Du Youkang  is currently professor and director of the Center for South Asian Studies and director of Pakistan Study Centre at Fudan University, Shanghai. Prior to this position, he worked at the Shanghai Institute for International Studies as research fellow, senior fellow and director of Department of South Asian Studies from 1984 to 2001, and then joined the Chinese Embassy in Islamabad as First Secretary (political) until 2005 as well as deputy head of Political Section of the Chinese Embassy in New Delhi (2008-2010). He is also a member of Standing Council of the China Association for South Asian Studies and Chairman of the Academic Committee of Pakistan Research Center in Sichuan Province, China. Prof. Du’s research interests cover South Asian regional security, US policy toward South Asia, and China-South Asia relations, with a large number of publications on those issues. His current projects include “Evolution of US Policy Toward South Asia in the Post-Cold War Era” and “Relations Between China and Indiain the Process of Their Simultaneous Rise”. Prof. Du was a visiting scholar at IEAS, UC Berkeley (1992-93) and visiting fellow at the Henry L. Stimson Center, Washington, DC (1998).


Tsering Topgyal is Lecturer in International Relations in the Department of Political Science and International Studies, University of Birmingham. He completed his PhD at the London School of Economics (LSE) in 2012. In 2012-2013, Tsering was a Teaching Fellow in International Relations at Royal Holloway, University of London, where he taught Chinese foreign policy and International Relations. Tsering's research and teaching interests include Chinese foreign and security policy with special attention to its ethnic conflicts, Asia-Pacific security and politics, Sino-Indian relations, and the Sino-Tibetan conflict. He has published articles in peer-reviewed journals like Pacific Affairs, Politics and Religion Journal, Journal of Contemporary China and China Report. Tsering’s book China and Tibet: The Perils of Insecurity will be published by Hurst and Oxford University Press in December 2014.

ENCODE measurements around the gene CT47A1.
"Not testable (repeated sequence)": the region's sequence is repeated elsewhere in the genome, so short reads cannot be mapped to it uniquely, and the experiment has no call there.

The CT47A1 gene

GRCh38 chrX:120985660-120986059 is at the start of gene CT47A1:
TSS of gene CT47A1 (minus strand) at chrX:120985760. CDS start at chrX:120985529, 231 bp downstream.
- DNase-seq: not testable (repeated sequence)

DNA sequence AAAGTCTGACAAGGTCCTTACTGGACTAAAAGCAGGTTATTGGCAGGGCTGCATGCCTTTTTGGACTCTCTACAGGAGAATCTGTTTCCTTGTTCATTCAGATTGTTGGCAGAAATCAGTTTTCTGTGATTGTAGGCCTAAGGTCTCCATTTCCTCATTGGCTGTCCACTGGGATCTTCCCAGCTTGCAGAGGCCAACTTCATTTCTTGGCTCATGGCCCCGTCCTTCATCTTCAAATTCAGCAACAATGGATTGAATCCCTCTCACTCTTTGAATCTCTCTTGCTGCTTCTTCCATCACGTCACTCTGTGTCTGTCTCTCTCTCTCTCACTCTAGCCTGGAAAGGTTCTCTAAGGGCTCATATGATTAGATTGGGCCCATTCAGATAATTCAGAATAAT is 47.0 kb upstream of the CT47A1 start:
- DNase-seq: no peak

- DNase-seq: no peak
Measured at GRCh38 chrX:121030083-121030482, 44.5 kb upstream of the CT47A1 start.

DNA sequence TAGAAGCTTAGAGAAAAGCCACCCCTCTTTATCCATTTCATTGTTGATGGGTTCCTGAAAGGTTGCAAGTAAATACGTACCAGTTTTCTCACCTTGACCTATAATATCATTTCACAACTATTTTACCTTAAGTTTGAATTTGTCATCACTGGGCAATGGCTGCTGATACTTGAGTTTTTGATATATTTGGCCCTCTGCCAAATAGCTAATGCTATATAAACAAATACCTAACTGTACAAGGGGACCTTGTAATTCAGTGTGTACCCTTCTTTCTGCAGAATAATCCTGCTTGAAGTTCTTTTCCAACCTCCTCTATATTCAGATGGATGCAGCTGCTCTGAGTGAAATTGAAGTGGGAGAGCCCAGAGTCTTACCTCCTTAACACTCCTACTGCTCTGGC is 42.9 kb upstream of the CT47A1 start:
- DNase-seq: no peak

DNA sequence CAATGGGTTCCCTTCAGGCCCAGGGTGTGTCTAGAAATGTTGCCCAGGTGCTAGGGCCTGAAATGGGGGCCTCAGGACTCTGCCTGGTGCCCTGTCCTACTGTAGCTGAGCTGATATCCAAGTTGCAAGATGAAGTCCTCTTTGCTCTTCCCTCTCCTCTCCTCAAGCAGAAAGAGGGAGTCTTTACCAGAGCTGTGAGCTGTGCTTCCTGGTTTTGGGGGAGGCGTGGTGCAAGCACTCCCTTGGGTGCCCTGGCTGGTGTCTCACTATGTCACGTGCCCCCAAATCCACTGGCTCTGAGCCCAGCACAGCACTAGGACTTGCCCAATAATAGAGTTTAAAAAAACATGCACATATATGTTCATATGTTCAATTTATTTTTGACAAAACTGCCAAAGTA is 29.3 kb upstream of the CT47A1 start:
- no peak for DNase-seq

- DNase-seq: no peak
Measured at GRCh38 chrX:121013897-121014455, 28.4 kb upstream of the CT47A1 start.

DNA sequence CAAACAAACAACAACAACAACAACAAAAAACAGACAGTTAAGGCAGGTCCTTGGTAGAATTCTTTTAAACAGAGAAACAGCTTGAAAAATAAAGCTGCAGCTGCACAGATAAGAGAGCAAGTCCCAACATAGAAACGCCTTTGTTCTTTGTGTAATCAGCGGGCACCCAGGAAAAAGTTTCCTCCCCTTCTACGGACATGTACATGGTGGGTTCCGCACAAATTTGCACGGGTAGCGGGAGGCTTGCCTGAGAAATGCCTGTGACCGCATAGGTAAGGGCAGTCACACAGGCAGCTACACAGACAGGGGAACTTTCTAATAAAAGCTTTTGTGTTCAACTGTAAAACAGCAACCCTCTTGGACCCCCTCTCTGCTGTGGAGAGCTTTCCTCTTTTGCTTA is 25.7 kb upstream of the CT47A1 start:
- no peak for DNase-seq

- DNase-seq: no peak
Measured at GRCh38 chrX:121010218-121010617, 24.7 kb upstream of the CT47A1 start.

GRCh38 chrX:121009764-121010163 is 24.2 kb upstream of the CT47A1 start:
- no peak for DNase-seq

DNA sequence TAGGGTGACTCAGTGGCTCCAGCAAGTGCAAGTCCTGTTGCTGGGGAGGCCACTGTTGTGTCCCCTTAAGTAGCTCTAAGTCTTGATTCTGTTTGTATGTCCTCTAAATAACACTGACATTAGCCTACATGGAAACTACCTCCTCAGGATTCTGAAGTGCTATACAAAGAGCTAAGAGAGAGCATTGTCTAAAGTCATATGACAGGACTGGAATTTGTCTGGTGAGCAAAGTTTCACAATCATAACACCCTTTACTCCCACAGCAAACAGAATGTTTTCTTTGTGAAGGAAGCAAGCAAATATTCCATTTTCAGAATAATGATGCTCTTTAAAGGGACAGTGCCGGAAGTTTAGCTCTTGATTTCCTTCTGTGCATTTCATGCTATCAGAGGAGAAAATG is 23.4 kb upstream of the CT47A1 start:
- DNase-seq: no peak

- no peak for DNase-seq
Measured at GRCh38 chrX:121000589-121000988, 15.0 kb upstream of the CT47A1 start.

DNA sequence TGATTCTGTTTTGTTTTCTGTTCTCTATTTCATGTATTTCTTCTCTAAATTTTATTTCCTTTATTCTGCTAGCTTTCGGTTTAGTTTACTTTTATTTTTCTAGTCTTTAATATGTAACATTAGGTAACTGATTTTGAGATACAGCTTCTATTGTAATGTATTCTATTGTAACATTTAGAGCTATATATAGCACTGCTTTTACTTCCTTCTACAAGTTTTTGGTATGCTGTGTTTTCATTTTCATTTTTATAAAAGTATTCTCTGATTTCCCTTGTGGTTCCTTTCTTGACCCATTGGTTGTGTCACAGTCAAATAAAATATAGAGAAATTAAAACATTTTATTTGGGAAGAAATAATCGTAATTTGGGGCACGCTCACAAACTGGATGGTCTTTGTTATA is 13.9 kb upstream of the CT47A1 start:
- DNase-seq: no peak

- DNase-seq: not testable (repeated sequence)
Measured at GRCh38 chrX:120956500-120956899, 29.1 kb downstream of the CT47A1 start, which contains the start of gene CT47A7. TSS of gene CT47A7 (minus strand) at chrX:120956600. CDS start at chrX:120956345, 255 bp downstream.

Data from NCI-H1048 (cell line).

Have questions about Sino-Indian Relations in the 21st Century: Economic and Security Implications? Contact Dr. Tsering Topgyal

When & Where

G15 Muirhead Tower
Edgbaston Campus
University of Birmingham
B15 2TT Birmingham
United Kingdom

Thursday, July 10, 2014 from 9:00 AM to 5:30 PM (BST)

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Dr. Tsering Topgyal

Lecturer in International Relations, Department of Political Science and International Studies (POLSIS).

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Sino-Indian Relations in the 21st Century: Economic and Security Implications